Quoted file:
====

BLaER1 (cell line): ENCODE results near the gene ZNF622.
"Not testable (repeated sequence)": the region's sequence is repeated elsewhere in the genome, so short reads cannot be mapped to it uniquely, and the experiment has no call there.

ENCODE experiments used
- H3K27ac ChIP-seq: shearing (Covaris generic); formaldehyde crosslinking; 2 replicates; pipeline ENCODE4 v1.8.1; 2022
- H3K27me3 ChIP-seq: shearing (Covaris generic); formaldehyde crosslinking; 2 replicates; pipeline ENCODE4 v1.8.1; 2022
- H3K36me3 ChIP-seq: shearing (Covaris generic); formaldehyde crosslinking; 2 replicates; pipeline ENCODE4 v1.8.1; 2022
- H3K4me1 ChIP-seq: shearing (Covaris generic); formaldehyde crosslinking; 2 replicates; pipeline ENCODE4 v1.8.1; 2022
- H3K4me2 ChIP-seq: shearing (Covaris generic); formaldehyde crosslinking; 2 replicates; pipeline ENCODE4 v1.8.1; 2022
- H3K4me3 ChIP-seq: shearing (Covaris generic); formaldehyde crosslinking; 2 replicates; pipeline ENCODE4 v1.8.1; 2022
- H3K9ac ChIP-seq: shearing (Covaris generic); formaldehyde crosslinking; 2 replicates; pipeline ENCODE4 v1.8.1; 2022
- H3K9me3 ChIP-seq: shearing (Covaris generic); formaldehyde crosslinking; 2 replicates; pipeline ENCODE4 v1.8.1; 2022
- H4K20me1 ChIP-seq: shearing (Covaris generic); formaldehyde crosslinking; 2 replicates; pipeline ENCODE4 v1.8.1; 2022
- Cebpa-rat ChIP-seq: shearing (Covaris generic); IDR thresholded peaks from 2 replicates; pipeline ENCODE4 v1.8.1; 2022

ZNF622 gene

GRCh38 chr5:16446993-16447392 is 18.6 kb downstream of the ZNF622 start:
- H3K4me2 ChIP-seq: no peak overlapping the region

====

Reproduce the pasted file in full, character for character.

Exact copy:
BLaER1 (cell line): ENCODE results near the gene ZNF622.
"Not testable (repeated sequence)": the region's sequence is repeated elsewhere in the genome, so short reads cannot be mapped to it uniquely, and the experiment has no call there.

ENCODE experiments used
- H3K27ac ChIP-seq: shearing (Covaris generic); formaldehyde crosslinking; 2 replicates; pipeline ENCODE4 v1.8.1; 2022
- H3K27me3 ChIP-seq: shearing (Covaris generic); formaldehyde crosslinking; 2 replicates; pipeline ENCODE4 v1.8.1; 2022
- H3K36me3 ChIP-seq: shearing (Covaris generic); formaldehyde crosslinking; 2 replicates; pipeline ENCODE4 v1.8.1; 2022
- H3K4me1 ChIP-seq: shearing (Covaris generic); formaldehyde crosslinking; 2 replicates; pipeline ENCODE4 v1.8.1; 2022
- H3K4me2 ChIP-seq: shearing (Covaris generic); formaldehyde crosslinking; 2 replicates; pipeline ENCODE4 v1.8.1; 2022
- H3K4me3 ChIP-seq: shearing (Covaris generic); formaldehyde crosslinking; 2 replicates; pipeline ENCODE4 v1.8.1; 2022
- H3K9ac ChIP-seq: shearing (Covaris generic); formaldehyde crosslinking; 2 replicates; pipeline ENCODE4 v1.8.1; 2022
- H3K9me3 ChIP-seq: shearing (Covaris generic); formaldehyde crosslinking; 2 replicates; pipeline ENCODE4 v1.8.1; 2022
- H4K20me1 ChIP-seq: shearing (Covaris generic); formaldehyde crosslinking; 2 replicates; pipeline ENCODE4 v1.8.1; 2022
- Cebpa-rat ChIP-seq: shearing (Covaris generic); IDR thresholded peaks from 2 replicates; pipeline ENCODE4 v1.8.1; 2022

ZNF622 gene

GRCh38 chr5:16446993-16447392 is 18.6 kb downstream of the ZNF622 start:
- H3K4me2 ChIP-seq: no peak overlapping the region